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    ABSTRACT: Resumo A presente pesquisa objetivou levantar dados a respeito da autopercepção de estresse em Aracaju (SE), como também, identifi car a presença de distresse, caracterizar o perfi l sociodemográfi co e dos hábitos de saúde da amostra, além de mapear relações desses perfi s quanto à variabilidade do estresse e do dis-tresse. A amostragem foi realizada por meio da técnica do ponto-de-fl uxo, em que participaram 2135 transeuntes adultos que se encontravam no principal centro comercial de Aracaju (SE). Utilizou-se um questionário para caracterização sociodemográfi ca e de hábitos de saúde, enquanto que o estresse e o distresse foram mensurados com a Escala de Faces (sete pontos). Para a análise estatística foi estimado o impacto das variáveis sobre o estresse, por meio de regressão linear, e sobre o distresse, com regressão logística. Quanto aos resultados, 15,1% dos participantes apresentaram distresse e a média na escala de faces foi de três pontos (Desvio-Padrão = 1,5). As variáveis renda, sexo, tabagismo e prática de ativida-de física exibiram signifi cância estatística em relação ao estresse. Nas modelagens por regressão linear e logística, as variáveis com impacto aditivo sobre o estresse foram o tabagismo e o sexo feminino, e com impacto subtrativo a renda média familiar (igual ou acima de dez salários mínimos) e a prática de atividade física regular. Discutiram-se, além dos modelos, características da medida do estresse e diferenças observadas nas análises via regressão linear e logística. Ao fi nal, apontaram-se limitações do estudo, especialmente quanto à escolha da Escala de Faces, como também, foram sugeridas novas possibilidades de pesquisa. Palavras-chave: Estresse, distresse, escala de faces, perfi l sociodemográfi co, hábitos de saúde. Abstract This research aimed to collect data about self-perception of stress in Aracaju (SE), as well as to identify the presence of distress, to characterize the sociodemographic profi le and health habits of the sample and map out relationships of these profi les on the variability of stress and distress. The sampling was performed by fl ow point, with 2135 adults that were in the main commercial center of Aracaju (SE). It used a questionnaire for characterization the sociodemographic and health profi les, whereas the stress and distress were measured by Faces Scale (seven points). For multivariate statistical analysis, it estimated the impact of sociodemographic and health variables on stress by linear regression, and on distress with logistic regression. Concerning the results, 15.1% of participants showed distress and the mean of the faces scale was three points (standard deviation = 1.5). The variables income, gender, to smoke and physical activity practice showed statistical signifi cance in relation to stress. In modeling by linear and logistic regression, to smoke and female sex have been additive impact on stress. The average family income (equal to or above ten minimum wages) and practice regular physical activity have been subtractive impact on stress. We also discussed, besides the models, features of stress measure and differences observed in analysis by linear and logistic regression. At the end, study limitations were highlighted, especially concerning the choice of Faces Scale, and suggestions for further research were also made. Keywords: Stress, distress, faces scale, sociodemographic profile, health habits.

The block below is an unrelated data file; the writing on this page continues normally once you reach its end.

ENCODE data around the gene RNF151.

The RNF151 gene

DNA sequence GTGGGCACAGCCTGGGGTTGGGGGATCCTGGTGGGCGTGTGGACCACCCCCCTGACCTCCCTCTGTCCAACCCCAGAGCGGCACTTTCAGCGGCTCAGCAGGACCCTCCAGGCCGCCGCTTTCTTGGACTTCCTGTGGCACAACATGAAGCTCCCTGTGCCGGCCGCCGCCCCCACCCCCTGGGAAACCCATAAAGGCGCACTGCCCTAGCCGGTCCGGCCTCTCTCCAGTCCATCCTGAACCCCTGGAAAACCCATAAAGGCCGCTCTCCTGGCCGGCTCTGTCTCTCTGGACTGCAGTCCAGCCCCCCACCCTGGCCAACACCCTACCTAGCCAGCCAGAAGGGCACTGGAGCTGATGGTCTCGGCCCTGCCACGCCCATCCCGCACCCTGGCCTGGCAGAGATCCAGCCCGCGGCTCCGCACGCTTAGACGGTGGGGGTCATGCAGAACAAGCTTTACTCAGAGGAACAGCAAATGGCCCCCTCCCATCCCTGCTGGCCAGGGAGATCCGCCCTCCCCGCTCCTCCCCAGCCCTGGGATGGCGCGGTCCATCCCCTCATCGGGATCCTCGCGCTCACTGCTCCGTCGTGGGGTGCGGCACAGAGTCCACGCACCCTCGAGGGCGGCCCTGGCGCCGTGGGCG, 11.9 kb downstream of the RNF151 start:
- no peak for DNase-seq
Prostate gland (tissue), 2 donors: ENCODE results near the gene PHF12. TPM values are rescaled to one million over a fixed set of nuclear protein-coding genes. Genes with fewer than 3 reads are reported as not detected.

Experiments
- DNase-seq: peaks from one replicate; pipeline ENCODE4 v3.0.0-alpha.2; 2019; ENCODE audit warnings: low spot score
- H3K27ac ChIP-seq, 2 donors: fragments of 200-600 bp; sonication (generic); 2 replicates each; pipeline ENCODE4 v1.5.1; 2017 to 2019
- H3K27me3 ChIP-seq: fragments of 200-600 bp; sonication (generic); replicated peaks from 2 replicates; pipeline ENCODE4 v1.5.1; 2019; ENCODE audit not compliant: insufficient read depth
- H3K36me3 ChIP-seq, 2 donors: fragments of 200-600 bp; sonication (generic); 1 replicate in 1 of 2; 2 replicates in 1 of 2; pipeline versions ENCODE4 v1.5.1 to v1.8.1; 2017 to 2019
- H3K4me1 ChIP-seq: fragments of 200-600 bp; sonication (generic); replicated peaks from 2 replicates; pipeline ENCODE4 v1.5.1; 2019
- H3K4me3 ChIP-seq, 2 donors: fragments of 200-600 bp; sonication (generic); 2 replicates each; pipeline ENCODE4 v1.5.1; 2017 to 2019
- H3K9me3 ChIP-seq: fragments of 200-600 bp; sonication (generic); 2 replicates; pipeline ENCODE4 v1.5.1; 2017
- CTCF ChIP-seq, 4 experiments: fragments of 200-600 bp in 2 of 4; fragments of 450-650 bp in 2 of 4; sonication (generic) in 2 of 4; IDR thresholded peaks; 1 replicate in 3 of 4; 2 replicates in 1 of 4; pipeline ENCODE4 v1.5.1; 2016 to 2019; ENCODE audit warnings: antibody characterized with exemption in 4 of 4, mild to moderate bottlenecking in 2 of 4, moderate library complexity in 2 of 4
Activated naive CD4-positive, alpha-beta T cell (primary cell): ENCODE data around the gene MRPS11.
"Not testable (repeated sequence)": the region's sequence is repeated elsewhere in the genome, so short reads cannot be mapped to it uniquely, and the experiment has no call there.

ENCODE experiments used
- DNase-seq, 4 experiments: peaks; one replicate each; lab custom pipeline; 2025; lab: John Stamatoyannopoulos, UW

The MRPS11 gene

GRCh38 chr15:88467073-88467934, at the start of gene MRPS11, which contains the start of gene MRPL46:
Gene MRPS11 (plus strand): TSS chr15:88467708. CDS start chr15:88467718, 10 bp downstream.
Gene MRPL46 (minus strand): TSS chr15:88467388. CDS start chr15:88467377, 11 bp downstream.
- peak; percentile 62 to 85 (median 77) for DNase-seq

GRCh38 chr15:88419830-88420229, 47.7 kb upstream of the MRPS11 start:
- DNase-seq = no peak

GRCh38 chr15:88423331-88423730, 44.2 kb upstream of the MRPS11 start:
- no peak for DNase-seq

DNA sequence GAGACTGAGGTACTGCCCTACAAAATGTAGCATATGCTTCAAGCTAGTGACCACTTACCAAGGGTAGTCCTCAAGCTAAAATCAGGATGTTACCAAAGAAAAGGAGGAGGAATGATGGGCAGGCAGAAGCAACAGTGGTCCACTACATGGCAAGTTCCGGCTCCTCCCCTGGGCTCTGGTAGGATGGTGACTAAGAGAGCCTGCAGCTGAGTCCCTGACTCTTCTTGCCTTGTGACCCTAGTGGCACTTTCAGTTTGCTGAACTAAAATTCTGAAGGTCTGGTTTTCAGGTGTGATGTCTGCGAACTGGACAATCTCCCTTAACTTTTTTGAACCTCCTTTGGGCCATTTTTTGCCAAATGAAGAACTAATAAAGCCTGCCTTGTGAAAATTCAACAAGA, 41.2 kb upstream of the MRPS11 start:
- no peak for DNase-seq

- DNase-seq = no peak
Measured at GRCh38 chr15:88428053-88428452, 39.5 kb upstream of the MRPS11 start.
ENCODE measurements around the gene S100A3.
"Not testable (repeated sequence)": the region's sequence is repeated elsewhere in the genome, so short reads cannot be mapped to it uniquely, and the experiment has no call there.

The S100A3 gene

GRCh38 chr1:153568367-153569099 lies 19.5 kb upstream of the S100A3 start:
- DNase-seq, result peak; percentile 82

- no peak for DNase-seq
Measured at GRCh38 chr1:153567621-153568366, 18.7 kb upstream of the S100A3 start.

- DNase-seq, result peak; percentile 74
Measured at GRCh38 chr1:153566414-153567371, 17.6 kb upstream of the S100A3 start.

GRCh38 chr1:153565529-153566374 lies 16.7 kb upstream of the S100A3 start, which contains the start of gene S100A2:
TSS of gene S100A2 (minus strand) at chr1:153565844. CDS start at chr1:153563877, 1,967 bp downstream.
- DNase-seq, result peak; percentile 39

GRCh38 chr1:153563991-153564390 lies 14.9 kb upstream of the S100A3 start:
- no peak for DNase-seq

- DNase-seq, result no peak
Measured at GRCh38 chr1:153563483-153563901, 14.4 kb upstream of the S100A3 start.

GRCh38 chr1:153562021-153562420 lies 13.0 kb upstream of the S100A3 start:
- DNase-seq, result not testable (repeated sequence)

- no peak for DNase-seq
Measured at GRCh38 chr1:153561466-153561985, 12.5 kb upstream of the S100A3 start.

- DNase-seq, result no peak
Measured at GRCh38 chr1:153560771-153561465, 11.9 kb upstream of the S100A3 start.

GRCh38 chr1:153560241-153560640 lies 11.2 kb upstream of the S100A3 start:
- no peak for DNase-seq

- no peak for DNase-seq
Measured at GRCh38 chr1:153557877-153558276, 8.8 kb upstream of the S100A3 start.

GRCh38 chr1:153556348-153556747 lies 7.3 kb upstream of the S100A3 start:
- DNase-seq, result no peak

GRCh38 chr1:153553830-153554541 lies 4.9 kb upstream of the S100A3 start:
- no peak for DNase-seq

Temas em Psicologia 08/2015; 23(2):341-354. DOI:10.9788/TP2015.2-08